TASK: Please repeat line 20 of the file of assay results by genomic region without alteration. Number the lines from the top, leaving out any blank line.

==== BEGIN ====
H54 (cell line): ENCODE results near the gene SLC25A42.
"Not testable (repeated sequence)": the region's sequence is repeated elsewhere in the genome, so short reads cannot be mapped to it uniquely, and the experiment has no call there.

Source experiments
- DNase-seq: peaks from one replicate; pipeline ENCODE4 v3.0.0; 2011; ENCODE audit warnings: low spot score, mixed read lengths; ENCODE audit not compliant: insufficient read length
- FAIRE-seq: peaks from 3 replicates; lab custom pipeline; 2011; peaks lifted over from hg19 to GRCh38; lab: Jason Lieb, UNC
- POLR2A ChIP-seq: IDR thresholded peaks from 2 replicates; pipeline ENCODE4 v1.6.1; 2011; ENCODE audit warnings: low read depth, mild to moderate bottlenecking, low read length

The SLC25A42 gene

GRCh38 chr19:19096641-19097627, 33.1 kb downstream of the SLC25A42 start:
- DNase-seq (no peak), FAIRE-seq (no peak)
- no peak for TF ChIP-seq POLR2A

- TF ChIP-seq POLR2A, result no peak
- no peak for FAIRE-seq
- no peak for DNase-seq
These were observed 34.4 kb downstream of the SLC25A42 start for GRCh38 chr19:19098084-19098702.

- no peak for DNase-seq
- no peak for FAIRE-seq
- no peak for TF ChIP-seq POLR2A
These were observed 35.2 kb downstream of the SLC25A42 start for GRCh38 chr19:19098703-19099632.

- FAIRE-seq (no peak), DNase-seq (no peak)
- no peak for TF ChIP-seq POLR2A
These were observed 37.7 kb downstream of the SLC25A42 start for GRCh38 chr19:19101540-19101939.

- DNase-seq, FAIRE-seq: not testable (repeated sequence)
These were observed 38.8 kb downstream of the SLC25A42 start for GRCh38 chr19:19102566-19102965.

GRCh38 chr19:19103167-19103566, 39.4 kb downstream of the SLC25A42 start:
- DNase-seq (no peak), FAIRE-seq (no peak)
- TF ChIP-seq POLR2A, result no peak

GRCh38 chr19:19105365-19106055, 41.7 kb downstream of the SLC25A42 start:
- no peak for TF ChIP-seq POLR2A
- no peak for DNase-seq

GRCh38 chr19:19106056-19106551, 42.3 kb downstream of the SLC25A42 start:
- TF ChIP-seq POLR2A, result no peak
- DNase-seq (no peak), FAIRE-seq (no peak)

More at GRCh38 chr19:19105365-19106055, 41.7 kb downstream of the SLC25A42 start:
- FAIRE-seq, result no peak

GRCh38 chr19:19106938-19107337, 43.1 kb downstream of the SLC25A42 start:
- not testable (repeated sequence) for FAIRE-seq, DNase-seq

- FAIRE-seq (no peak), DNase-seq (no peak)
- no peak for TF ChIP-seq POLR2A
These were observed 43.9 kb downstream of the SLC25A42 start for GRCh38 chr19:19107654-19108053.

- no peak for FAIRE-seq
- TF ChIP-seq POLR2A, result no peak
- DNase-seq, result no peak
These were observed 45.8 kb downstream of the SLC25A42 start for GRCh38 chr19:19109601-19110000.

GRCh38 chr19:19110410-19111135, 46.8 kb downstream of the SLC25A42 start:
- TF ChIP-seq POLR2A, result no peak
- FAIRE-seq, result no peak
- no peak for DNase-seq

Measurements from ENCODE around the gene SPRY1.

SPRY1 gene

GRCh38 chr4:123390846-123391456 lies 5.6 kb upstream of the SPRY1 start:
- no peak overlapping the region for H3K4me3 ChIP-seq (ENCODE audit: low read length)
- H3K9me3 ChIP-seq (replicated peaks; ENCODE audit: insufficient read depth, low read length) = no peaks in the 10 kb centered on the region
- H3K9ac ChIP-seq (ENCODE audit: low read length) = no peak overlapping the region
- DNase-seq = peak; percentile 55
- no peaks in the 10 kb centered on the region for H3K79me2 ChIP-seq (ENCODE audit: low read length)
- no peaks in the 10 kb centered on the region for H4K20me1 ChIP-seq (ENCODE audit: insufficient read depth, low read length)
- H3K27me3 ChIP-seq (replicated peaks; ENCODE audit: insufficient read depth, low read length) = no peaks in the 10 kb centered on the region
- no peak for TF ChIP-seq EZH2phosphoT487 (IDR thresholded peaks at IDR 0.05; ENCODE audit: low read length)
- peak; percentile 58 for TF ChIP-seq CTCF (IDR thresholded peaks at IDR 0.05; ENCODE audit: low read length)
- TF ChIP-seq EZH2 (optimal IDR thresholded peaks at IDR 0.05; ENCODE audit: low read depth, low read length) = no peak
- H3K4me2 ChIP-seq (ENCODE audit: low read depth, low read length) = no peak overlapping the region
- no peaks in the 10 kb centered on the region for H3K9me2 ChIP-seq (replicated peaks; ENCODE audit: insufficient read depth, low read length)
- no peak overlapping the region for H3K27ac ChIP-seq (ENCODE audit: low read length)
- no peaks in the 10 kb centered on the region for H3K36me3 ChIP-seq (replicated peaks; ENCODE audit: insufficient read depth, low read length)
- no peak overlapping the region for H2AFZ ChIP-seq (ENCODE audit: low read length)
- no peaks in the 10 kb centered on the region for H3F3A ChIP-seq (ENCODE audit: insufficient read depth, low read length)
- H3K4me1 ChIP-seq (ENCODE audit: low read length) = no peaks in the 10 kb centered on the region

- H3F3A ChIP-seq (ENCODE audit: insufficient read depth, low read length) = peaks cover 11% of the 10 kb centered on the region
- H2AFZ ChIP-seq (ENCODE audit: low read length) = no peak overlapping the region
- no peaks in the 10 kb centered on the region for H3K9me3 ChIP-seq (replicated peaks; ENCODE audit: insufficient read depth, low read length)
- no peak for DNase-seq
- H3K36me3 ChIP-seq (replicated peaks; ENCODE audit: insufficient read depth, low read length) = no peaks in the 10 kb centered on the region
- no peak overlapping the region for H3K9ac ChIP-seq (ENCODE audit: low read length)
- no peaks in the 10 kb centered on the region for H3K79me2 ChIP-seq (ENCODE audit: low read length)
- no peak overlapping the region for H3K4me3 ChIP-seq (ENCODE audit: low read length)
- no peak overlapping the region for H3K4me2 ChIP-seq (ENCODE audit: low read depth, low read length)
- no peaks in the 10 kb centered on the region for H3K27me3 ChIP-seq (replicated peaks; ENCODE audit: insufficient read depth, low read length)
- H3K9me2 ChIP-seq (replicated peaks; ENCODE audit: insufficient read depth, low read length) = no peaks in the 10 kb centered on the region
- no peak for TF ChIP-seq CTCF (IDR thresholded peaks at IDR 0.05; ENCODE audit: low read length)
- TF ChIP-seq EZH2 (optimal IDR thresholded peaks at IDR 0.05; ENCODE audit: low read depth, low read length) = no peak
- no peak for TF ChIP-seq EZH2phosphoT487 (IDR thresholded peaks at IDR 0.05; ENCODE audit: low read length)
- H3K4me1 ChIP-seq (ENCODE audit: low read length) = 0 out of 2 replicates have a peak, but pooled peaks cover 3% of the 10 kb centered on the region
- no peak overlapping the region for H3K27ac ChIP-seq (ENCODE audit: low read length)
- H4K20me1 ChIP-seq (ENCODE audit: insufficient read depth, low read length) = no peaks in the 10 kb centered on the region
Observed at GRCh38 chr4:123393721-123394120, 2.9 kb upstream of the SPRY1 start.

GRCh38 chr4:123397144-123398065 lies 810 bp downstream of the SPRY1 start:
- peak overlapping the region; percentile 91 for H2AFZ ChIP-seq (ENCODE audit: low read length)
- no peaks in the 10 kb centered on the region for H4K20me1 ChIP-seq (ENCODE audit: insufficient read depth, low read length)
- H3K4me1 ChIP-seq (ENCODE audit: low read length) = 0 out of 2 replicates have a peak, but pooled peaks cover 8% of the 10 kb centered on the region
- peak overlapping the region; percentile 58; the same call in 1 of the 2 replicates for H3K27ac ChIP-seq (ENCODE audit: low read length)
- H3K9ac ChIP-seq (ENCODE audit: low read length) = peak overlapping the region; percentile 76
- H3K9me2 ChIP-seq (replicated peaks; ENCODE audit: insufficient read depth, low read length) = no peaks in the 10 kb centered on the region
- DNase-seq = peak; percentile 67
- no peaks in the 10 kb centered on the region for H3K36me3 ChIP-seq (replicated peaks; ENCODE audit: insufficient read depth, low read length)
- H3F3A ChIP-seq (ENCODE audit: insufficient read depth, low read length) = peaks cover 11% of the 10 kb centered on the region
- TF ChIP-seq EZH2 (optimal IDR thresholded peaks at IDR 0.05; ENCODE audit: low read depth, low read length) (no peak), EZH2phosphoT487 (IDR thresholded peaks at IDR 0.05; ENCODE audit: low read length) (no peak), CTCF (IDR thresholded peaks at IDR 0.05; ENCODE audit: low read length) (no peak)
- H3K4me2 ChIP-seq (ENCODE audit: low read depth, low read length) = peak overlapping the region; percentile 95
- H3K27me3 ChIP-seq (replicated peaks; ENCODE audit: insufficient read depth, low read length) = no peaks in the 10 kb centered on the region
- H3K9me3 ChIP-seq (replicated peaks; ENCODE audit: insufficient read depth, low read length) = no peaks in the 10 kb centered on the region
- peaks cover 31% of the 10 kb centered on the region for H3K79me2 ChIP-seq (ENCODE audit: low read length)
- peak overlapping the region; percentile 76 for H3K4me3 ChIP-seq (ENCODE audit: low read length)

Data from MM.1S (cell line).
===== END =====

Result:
- no peak for TF ChIP-seq POLR2A